Numerous commentators have found the G8's New Alliance for Food Security and Nutrition policies to be inexcusably ignorant of the root causes of hunger. George Monbiot relays how, to secure membership to the New Alliance, African nations will be required to bring in laws which vastly favour multinational private sector ownership of both land and seed. This will mean dispossessing small-scale land owners and imposing legislation which facilitates the buying up and patenting of seed by biotech companies, whilst making unregulated, local varieties of seed illegal. Yet it is these varieties which are locally adapted, and whose diversity meets the many nutritional and livelihood needs of African communities.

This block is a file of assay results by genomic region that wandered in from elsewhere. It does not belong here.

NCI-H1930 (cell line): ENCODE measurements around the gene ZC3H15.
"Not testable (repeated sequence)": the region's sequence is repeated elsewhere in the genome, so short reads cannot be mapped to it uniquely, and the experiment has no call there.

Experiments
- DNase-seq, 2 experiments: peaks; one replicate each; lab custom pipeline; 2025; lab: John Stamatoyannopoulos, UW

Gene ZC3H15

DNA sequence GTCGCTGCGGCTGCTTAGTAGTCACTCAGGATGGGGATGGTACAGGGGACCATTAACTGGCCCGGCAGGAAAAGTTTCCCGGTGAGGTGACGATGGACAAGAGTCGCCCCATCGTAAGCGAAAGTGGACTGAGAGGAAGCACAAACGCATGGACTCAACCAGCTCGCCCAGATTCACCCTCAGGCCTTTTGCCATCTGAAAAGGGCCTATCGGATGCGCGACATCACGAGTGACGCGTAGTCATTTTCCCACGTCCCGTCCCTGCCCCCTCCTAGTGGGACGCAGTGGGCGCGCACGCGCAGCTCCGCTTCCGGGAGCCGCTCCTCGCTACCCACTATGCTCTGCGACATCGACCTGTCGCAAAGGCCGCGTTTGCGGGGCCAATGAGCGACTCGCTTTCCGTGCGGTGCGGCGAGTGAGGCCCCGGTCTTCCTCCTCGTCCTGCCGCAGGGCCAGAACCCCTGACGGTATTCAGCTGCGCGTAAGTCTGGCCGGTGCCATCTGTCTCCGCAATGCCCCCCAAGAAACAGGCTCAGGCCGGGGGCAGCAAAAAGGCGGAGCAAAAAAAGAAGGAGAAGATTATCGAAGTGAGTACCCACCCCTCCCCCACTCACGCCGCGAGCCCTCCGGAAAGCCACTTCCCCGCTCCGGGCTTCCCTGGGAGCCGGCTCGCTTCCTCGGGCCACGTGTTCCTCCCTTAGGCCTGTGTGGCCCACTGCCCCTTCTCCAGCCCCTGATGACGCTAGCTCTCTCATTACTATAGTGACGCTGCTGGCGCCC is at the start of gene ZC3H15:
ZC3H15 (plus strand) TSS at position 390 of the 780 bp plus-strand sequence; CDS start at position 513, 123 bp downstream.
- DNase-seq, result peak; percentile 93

The direction proposed by the New Alliance ignores decades of farmer and development sector experience showing that livelihood loss is the first step on the road to destitution and hunger. The loss of seed diversity and biodiversity that large-scale GM mono-cropping entails is catastrophic, even without the looming spectre of climate change. Communities on the ground widely refute the benefits of the market-focused agribusiness interventions that are extolled in boardrooms and at exclusive, elitist conferences.
Each of the measures the New Alliance proposes, as part of a 'partnership' between it and African nations, is far more likely to benefit multinational corporations than national farmers. It will secure their access to the natural resources of a continent on a scale unseen since colonialism's heyday. The mechanisms are slyer but the principle is the same - the New Alliance is a means to legitimise the securing of the vast wealth of a continent through land grabbing, intellectual property and trade law.